About royal tiara


Tiaras in the form of laurel wreaths and bunches of ears, gold hoops, necklaces made of precious stones, earrings with massive pear-shaped pendants were mandatory jewelry of the Napoleonic era for royal receptions. Persons close to the emperor were required to wear tiaras (crowns) with laurel leaf motifs, decorated with diamonds and ruby "berries," or tiaras of other exquisite shapes (often with pendants of pear-shaped pearls), protruding at the central point above the forehead and tapering to the edges. Tiaras were necessary for official receptions and lavish celebrations. They have always served as a symbol of luxury, prosperity, and style.
An alternative to the tiara was a bandeau made of stones worn over the forehead or with a suitable comb. A necessary addition to the ceremonial costumes were parures (sets of jewelry). At the beginning of the 19th century, diamonds, rubies, emeralds, aquamarines, yellow and pink topazes, amethysts, and garnets were used for their manufacture. An exceptionally luxurious headdress was made for the coronation of Empress Josephine, the first wife of Napoleon 1. The parure was decorated with 82 authentic antique cameos and many pearls taken from the state collection. The parure of the Queen of Naples, Napoleon's younger sister, was also decorated with cameos carved on agate. This parure included a necklace, a brooch, a pair of earrings, three hairpins, two pendants, and six pendants. Luxury and even pomposity amaze Napoleon's relatives' outfits and persons close to him.
The deep cleavage of formal and ball gowns needed to be decorated with wide necklaces that somewhat rested on the shoulders than wrapped around the neck. They consisted of diamonds and precious colored stones in exquisite frames connected by chains.
In the middle of the 19th century, tiaras made of gold with gems of Gothic architectural design were made for royal receptions. By the end of this period, it was customary to wear tiaras with stars studded with diamonds at royal receptions. The court ladies complement their hairstyles with unique hair ornaments - hairpins and plumes, brooches, necklaces, and pearl threads. Plumes and hairpins were decorated with flowers, leaves, berries, and bunches of grapes.
Diamond brooches in the shape of branches and large corsage ornaments in the form of bouquets were worn on ceremonial dresses by members of royal families. Often these ornaments were complemented by leaves with green enamel, cascades of diamonds, or pearls.
By the end of the first half of the 19th century, Queen Victoria became the trendsetter in the British Empire. Her jewelry was carefully copied at court. It was customary to wear a lot of jewelry at royal receptions.
In the same years in France, Louis Napoleon revived the craving for luxury, which had died out under the influence of Louis Philippe. Eugenie, the wife of the new Napoleon, was a trendsetter in both clothing and jewelry. She preferred the style of the 18th century, considering Marie Antoinette to be a role model. With the light hand of Eugenie, crinolines returned to fashion, some of the royal jewels were remade by her order. Her favorite stones were emeralds, so they were in the most significant demand after diamonds in France.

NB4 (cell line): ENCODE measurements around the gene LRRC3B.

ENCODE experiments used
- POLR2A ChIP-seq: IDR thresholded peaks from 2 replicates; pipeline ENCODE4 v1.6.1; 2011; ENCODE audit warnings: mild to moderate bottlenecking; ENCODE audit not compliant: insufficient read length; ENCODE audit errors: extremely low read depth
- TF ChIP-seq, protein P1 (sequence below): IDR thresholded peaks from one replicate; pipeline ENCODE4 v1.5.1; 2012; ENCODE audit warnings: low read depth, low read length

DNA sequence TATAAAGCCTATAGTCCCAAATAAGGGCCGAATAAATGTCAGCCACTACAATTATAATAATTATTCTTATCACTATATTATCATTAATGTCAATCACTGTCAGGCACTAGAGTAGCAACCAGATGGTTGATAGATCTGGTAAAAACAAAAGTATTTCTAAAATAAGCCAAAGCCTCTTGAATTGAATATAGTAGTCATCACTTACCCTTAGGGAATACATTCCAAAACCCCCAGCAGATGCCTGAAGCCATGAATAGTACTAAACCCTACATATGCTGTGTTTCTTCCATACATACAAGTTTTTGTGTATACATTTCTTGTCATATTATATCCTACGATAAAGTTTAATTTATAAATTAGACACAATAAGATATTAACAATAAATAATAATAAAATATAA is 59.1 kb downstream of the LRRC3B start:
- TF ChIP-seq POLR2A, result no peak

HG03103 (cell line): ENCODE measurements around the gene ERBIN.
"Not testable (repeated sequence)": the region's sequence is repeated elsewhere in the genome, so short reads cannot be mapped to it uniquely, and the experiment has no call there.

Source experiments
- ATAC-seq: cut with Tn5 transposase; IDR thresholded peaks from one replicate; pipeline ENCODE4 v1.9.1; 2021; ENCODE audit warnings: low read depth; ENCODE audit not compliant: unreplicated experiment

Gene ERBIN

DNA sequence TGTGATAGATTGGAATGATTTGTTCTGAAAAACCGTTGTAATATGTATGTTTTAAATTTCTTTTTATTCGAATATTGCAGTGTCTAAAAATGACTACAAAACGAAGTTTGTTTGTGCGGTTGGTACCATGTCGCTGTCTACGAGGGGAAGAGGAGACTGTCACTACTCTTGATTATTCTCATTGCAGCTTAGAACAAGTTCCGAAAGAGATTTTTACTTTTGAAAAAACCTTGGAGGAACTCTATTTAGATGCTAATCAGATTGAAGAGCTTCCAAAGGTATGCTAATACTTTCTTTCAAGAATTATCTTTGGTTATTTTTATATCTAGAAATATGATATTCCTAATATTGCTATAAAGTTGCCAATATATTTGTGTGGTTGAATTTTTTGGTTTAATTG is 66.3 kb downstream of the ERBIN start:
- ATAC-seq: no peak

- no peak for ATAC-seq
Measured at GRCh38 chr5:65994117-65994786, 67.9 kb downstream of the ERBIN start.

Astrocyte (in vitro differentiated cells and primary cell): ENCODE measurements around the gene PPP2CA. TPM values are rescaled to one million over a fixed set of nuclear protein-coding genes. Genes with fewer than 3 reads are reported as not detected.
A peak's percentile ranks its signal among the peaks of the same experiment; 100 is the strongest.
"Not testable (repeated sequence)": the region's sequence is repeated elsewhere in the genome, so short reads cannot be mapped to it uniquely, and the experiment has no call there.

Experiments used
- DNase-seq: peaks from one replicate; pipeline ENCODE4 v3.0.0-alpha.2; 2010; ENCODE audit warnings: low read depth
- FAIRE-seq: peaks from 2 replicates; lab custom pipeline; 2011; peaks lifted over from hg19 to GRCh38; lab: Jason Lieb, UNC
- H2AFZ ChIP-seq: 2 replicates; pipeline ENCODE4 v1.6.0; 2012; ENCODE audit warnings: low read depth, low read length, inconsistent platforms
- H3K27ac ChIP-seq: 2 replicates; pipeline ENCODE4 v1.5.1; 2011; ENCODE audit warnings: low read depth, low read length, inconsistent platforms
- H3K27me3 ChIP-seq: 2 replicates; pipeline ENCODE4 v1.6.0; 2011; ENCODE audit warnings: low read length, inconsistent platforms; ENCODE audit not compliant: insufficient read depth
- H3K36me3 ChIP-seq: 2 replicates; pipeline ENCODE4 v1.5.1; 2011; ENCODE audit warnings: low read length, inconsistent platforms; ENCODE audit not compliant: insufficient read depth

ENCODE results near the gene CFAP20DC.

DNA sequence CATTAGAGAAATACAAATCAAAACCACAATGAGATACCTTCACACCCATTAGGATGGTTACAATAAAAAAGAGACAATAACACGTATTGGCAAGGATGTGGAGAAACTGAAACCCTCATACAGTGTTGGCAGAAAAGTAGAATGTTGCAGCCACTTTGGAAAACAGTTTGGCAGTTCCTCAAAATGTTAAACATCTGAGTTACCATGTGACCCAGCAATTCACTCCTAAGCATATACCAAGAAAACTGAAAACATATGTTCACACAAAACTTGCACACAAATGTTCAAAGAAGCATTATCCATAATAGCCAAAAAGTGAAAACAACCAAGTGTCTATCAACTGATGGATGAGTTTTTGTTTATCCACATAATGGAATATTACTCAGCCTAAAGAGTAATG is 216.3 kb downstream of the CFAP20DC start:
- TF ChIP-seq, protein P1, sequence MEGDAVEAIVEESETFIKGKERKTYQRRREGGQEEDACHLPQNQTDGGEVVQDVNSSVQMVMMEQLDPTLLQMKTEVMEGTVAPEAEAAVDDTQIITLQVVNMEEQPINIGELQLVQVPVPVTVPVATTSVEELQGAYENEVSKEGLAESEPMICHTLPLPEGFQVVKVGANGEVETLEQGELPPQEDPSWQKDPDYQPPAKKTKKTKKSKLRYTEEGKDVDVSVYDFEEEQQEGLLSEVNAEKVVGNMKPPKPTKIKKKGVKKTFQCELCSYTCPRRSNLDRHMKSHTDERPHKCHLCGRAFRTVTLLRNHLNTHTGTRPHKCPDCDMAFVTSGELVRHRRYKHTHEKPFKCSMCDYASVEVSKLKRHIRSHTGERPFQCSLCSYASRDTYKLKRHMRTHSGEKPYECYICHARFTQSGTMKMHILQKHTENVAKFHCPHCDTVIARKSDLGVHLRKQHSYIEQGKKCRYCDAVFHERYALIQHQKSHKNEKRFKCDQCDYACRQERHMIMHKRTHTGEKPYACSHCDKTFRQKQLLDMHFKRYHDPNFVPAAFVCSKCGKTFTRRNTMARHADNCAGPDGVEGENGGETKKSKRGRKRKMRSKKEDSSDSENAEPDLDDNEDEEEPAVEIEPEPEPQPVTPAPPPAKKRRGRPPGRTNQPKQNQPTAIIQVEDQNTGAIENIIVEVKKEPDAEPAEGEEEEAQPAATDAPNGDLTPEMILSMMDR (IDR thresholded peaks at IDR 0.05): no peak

In the 1890s, the court was swept by the fashion for tiaras in the spirit of the Russian imperial crown. They resembled kokoshniks and consisted of a graduated row of vertically lanceolate leaves by design.
Tiaras and hair ornaments in the Art Nouveau style for royal receptions were made, as a rule, from unusual materials, for example, using enamel. Their shapes were dictated by a fantasy approach to nature characteristic of this style. Evening dresses were decorated in abundance with diamond butterflies, beetles, swallows, stars, and bows.
But such decorations were used mainly for informal receptions.
At the end of the 19th century, a necklace in "collar" was mandatory for every lady from a royal family. Evening necklaces of this shape consisted of 11-12 rows of natural pearls with a central element of gold and diamonds. The fashion for "collars" was introduced by Alexandra, Princess of Wales. She often wore a pearl "collar" with a low-cut dress. Another innovation of the 1890s was long chains - sautoirs made of gold with pearls, diamonds, or other colored stones, often with a tassel at the end. Princess Alexandra loved to wear long pearl sautoirs around her waist or pinned to her bodice with a brooch.
With pearl "collars" at court receptions, it was customary to wear bracelets made of several rows of pearls with a diamond clasp.
With the First World War outbreak, official receptions and lavish balls ceased. The jewelry was locked in safes or sold to ensure the survival of its owners. And some, such as in Russia, were confiscated and transferred to museums.
Since then, the manufacture of unique jewelry for royal and royal receptions has almost ended. To this day, members of royal families usually wear products made in the 19th and early 20th centuries to official receptions. Jewelry with large diamonds remains mandatory for ceremonial receptions. Necklaces made of natural pearls and jewelry with unique stones (sapphires, emeralds, and rubies) remain favorite in royal families.